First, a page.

From The New England Journal of Medicine
For most students of medicine, acid-base homeostasis (and its disorders) remains an elusive and arcane subject. This is not surprising: the concepts underlying the clinical management of acid-base homeostasis are complex, involving chemistry as well as physiology, and textbooks on the subject often fail to communicate these concepts clearly. Understanding Acid-Base is a remarkably successful attempt to cut through this complexity and to present the subject unambiguously....
All the aspects of the book have been given meticulous attention, from the instructive approach to the structure and content of each chapter. The book is organized into five distinct sections: chemistry, physiology, pathophysiology, diagnosis, and treatment. As the author indicates in the introduction, each is self-contained so that readers can pick a section of interest to read as a "stand alone," depending on their level of knowledge of the subject. The book is so readable, however, that readers can quickly move from one section to the next to get more information.
The first section is preceded by a brief review of the fundamentals, including the definitions of "ion," "mole," and "equivalent." This chapter sets the stage: throughout the book, there is no ambiguity, and there is nothing that is not explained completely. Each section ends with a comprehensive self-assessment quiz, with answers provided, in classic textbook fashion. Although the book focuses on the information necessary to understand and manage acid-base disorders, a valuable feature is the appendix, which covers specific areas in more depth. Readers can peruse these areas or not, depending on their level of interest. The appendix is brief and readable as well....
The clarity, instructive style, and readability of Understanding Acid-Base make it one of the best in the field both for beginning students and for those who want to refresh their basic knowledge in the area....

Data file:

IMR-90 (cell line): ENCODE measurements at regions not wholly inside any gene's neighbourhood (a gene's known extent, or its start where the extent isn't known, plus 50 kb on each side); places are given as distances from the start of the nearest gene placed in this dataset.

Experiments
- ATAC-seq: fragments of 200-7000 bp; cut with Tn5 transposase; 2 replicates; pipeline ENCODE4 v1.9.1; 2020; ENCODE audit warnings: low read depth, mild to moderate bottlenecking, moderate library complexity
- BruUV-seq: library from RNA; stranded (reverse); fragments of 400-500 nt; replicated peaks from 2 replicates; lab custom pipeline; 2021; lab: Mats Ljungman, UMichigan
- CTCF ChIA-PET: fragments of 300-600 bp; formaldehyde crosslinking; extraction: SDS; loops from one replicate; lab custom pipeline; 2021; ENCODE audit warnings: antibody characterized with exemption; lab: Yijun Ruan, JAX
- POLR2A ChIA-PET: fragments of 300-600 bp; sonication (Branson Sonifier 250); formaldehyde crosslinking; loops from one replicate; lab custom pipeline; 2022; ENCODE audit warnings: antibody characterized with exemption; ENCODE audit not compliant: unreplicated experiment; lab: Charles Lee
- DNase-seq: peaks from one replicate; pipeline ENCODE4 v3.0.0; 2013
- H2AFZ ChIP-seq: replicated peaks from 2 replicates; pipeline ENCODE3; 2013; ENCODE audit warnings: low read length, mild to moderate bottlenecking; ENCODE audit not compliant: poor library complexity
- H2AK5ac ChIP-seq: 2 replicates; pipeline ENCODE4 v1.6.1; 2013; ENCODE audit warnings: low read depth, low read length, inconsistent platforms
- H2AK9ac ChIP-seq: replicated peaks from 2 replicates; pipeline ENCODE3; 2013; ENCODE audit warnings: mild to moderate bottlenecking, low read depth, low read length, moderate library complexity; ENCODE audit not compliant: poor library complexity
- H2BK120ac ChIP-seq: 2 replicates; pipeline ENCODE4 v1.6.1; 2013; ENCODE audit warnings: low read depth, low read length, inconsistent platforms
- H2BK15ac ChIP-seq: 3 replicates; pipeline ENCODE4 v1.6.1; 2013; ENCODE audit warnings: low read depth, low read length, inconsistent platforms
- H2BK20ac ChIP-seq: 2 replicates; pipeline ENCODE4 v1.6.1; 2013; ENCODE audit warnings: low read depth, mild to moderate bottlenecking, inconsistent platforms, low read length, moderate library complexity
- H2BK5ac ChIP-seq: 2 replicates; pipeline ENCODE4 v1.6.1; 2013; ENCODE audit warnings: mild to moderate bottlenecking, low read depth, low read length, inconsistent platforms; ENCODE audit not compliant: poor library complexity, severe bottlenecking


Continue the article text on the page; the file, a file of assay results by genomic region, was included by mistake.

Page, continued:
Copyright © 1998 Massachusetts Medical Society. All rights reserved. The New England Journal of Medicine is a registered trademark of the MMS.
After finishing Benjamin Abelow's Understanding Acid-Base, I feel confident making two statements: I learned a remarkable amount of new information on a subject I thought I was well versed on; and this text will soon become "The Manual" of acid-base balance.
The book begins with a review of fundamentals that is both comprehensive and succinct. Section 1, Chemistry, was dry reading but absolutely essential to understanding how the author has conceptualized learning the subject matter. The text is filled with mnemonics, illustrations, and clinical notes, all ensuring that the reader understands the area discussed. Section 2, Physiology, and section 3, Pathophysiology, were a joy to read. The author has a gift of presenting complex processes with ease as clinically relevant explanations. When read in sequence each section, although designed to stand alone, guides the reader through the complicated world of acid-base balance. This book is filled with the ah-ha's we all look for when trying to teach our students or understand our patient's status. Each section concludes with a self-assessment quiz with the answers reviewing the section points. This aids in the reader's sense of mastery and knowledge acquisition.
Section 3, Pathophysiology, and 4, Diagnosis, should be required reading for every nursing student. Once again, Abelow uses clear, easy to understand concepts in describing the clinical causes of the four primary acid-base disturbances. His illustrations and mnemonics are strong enough to stay with the reader long after the section is completed. The discussion of anion gap is by far the most effective explanation I have ever read. His clear language, superb illustrations, and thoughtful style all culminate in the reader's sense of knowing.
Section 5 reviews the treatment of the disorders in a global context; therefore, if specific guidelines are necessary, additional sources will be required. The Appendix: Continuing Education provides an increased depth of coverage for those who wish to explore specific content areas.